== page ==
The matrix approach for determining intermediate precision

Written by Dr. Janet Thode on . Posted in Method validation

An important aspect that - depending on the type of method - is evaluated during method validations according to the ICH Q2(R1) guideline is precision. This includes repeatability as well as intermediate precision (inter-assay precision).

Intermediate precision examines the variability of the results, which are obtained under changing conditions common in the laboratory. This includes different laboratory technicians who are performing the method, different days on which the method is done and / or different instruments that are used for analysis (e.g. 2 different photometers). To examine these different aspects, you can either consider each aspect individually or you can apply the so-called "matrix approach" (experimental design) for intermediate precision, which kills all aspects with one stone ;-)

The matrix approach is illustrated in the following table:

Experiment Operator Day Instrument *
1  1  1 1
2  2  1 2
3  1  2 1
4  2  2 2
5  1  3 2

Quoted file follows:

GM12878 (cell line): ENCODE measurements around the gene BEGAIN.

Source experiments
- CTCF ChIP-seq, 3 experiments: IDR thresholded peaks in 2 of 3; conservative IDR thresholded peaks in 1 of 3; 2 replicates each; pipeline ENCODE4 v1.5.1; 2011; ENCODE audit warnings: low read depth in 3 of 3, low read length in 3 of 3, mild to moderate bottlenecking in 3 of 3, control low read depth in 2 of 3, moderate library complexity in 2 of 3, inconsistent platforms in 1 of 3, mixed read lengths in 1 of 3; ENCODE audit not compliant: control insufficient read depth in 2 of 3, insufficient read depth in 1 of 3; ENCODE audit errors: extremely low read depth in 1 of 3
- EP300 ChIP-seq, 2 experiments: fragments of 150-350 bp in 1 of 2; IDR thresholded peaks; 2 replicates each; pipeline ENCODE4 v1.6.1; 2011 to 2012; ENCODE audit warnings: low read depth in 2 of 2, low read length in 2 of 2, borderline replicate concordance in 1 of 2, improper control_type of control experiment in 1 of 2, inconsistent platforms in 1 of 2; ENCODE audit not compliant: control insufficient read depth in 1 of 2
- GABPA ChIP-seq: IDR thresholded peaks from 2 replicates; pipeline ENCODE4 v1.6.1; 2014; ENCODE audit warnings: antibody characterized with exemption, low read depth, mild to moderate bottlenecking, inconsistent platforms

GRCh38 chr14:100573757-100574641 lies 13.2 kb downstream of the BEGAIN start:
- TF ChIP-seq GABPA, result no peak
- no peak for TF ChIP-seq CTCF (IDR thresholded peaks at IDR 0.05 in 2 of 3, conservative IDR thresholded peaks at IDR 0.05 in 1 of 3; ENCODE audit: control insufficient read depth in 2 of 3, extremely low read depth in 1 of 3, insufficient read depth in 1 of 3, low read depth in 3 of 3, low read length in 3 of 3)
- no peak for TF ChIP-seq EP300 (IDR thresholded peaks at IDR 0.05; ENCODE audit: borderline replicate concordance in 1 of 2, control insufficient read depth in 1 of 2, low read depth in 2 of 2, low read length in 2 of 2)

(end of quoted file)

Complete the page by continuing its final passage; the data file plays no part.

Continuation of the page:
6  2  3 1
* 2 different photometers / HPLC systems / etc.

It consists of 6 experiments, in which 2 technicians carry out the experiments over 3 days using 2 different instruments. The sample is analyzed at 100% target concentration. For evaluation of the intermediate precision matrix approach, mean, standard deviation (SD) and relative standard deviation (RSD) are calculated and finally the relative standard deviation is compared to a previously defined acceptance criterion (e.g. RSD must be ≤ x%).

Tags: precision intermediate precision

Comments powered by CComment

We use cookies on our website. Some of them are essential for the operation of the site, while others help us to improve this site and the user experience (tracking cookies). You can decide for yourself whether you want to allow cookies or not. Please note that if you reject them, you may not be able to use all the functionalities of the site.